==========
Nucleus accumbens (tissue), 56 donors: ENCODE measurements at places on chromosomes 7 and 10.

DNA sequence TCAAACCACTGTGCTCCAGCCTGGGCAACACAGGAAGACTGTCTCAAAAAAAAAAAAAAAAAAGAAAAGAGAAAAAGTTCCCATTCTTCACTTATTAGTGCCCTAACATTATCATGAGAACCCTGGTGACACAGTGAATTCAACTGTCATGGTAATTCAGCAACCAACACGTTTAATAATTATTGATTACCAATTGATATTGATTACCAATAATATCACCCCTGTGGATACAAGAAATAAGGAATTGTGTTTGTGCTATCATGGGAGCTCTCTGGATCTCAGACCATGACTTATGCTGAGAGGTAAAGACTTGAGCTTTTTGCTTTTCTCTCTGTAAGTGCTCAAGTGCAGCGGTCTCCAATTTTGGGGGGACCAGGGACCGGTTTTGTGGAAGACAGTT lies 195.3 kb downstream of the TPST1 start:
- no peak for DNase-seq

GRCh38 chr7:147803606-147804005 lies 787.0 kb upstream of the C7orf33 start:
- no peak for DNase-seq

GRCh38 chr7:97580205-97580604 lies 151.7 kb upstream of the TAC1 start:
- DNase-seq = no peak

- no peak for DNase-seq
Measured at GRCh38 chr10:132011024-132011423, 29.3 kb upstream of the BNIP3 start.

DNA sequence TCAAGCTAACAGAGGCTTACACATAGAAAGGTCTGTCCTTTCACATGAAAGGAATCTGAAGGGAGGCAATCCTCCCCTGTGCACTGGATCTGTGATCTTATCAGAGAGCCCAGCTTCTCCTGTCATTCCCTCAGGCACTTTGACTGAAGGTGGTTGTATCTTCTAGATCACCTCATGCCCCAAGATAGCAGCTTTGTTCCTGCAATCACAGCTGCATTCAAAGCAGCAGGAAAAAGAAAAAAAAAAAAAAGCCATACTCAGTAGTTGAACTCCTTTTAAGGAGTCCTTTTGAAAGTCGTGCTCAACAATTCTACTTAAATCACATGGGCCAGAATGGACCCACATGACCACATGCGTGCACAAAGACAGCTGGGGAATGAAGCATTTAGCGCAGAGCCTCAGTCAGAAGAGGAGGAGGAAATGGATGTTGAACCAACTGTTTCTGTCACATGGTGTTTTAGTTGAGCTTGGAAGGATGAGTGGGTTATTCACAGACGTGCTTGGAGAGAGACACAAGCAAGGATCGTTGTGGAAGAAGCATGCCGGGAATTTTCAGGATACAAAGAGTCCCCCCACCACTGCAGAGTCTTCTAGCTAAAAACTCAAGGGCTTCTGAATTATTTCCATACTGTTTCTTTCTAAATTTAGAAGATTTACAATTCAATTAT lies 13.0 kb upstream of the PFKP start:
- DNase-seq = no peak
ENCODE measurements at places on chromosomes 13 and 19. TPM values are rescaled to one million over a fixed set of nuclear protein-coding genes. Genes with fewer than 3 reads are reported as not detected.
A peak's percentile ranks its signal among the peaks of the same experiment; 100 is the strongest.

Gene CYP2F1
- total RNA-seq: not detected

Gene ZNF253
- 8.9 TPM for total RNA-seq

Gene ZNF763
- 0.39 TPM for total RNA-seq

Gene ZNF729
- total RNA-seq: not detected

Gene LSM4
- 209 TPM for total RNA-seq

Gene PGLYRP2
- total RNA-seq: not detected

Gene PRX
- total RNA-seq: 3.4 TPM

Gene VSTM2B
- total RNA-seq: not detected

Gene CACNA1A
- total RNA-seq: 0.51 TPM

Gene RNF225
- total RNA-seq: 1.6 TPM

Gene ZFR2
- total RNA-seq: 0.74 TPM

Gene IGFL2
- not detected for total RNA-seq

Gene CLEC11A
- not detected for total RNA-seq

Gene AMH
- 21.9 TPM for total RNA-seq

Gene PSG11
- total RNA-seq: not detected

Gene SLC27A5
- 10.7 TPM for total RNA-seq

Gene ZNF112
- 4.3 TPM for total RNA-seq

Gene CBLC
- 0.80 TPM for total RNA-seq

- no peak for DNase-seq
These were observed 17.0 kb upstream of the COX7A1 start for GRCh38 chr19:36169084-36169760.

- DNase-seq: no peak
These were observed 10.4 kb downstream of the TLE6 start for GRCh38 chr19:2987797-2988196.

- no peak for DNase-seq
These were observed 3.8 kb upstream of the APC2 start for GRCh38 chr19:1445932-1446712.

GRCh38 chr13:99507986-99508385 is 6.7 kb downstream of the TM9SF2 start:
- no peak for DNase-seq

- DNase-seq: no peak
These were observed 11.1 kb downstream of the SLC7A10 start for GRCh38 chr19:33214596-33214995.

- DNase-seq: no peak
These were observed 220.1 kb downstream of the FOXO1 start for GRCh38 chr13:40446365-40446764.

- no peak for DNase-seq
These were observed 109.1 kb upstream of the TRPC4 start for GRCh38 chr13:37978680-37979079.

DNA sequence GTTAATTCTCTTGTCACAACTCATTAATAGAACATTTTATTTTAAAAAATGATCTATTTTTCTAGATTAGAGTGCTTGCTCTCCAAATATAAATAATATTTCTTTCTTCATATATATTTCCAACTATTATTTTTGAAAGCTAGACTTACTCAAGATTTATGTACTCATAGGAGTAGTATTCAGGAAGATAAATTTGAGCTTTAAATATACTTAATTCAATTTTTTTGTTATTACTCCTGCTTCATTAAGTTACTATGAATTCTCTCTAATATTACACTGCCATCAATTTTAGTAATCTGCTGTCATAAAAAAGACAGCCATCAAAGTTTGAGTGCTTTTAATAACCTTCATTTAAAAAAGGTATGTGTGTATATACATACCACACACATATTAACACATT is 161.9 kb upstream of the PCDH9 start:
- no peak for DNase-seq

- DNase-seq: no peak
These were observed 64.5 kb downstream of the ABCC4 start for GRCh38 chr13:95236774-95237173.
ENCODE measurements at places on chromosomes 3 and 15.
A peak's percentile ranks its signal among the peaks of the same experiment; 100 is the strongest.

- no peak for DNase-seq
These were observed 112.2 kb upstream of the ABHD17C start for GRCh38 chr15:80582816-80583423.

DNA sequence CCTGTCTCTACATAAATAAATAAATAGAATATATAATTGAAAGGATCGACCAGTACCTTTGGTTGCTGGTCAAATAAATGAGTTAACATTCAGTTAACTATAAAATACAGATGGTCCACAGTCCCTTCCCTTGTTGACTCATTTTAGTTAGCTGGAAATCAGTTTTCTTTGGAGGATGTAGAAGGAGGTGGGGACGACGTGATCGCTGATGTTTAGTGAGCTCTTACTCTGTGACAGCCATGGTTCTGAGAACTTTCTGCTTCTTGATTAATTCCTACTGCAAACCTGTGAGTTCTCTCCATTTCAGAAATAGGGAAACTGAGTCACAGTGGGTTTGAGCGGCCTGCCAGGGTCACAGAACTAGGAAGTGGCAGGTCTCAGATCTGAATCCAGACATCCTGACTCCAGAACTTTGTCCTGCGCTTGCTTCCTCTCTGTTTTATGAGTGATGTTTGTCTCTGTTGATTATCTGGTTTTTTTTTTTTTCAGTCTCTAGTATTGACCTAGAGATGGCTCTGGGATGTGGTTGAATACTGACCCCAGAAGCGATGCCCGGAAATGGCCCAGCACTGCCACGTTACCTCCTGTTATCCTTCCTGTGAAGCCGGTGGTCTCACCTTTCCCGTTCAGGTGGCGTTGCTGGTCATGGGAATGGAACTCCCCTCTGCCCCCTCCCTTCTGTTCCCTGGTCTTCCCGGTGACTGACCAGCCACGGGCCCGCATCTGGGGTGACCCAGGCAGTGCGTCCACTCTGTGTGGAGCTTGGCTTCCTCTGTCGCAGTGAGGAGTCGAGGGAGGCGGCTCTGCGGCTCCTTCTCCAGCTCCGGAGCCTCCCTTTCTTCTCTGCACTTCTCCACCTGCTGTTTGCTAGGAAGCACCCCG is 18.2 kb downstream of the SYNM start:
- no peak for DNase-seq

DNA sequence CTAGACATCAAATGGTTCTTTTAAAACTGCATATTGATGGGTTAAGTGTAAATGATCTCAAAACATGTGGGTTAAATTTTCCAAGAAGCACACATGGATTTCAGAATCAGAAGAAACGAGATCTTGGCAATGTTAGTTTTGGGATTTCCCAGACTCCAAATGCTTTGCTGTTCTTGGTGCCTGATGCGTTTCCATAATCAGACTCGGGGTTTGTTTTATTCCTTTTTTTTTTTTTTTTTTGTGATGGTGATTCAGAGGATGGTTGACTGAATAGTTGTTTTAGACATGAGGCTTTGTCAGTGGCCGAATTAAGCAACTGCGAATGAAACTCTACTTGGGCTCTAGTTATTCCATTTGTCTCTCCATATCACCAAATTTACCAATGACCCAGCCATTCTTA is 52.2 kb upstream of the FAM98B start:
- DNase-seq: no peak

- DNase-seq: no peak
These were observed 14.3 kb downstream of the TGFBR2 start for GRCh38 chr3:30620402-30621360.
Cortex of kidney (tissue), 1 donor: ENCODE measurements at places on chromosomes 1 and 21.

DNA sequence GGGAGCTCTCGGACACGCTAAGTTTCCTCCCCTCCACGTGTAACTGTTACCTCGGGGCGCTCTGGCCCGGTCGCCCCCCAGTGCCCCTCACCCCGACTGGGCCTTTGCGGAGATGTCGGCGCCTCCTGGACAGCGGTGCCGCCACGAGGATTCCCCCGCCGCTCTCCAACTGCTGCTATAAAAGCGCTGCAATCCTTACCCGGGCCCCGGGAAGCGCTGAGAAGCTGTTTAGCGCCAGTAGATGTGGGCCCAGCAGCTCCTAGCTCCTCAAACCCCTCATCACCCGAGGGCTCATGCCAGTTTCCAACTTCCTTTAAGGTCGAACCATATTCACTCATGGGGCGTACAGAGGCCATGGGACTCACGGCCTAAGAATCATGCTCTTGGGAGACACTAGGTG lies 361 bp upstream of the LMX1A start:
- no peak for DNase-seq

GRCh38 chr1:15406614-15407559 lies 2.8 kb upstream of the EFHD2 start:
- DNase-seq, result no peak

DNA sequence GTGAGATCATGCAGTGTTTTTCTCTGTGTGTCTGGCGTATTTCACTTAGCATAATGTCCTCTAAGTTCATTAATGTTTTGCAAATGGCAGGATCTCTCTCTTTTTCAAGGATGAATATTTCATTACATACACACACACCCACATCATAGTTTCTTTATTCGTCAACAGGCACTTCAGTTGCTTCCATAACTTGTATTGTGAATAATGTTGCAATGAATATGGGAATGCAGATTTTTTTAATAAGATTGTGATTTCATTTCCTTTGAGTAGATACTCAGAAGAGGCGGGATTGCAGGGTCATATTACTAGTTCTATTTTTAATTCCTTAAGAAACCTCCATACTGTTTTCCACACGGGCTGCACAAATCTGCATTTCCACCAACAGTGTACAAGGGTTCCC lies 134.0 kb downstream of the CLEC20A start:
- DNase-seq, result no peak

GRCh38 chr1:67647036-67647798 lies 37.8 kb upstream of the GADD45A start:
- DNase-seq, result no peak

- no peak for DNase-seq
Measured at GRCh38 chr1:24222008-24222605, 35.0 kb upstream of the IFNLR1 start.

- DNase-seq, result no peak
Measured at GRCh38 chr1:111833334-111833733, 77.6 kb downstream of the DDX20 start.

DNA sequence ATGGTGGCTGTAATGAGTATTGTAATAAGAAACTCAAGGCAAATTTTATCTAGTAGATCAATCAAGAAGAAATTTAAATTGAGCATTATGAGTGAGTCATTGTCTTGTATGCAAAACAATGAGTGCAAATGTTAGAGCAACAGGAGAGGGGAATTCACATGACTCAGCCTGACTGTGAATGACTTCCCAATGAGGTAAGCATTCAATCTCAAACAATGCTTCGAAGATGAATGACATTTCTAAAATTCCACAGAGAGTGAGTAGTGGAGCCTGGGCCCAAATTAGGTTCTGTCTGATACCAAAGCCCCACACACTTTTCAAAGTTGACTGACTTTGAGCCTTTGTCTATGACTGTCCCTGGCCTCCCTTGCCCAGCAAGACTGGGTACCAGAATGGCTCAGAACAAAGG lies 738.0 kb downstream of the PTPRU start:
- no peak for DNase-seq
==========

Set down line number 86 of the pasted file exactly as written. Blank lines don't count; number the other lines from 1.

- DNase-seq, result no peak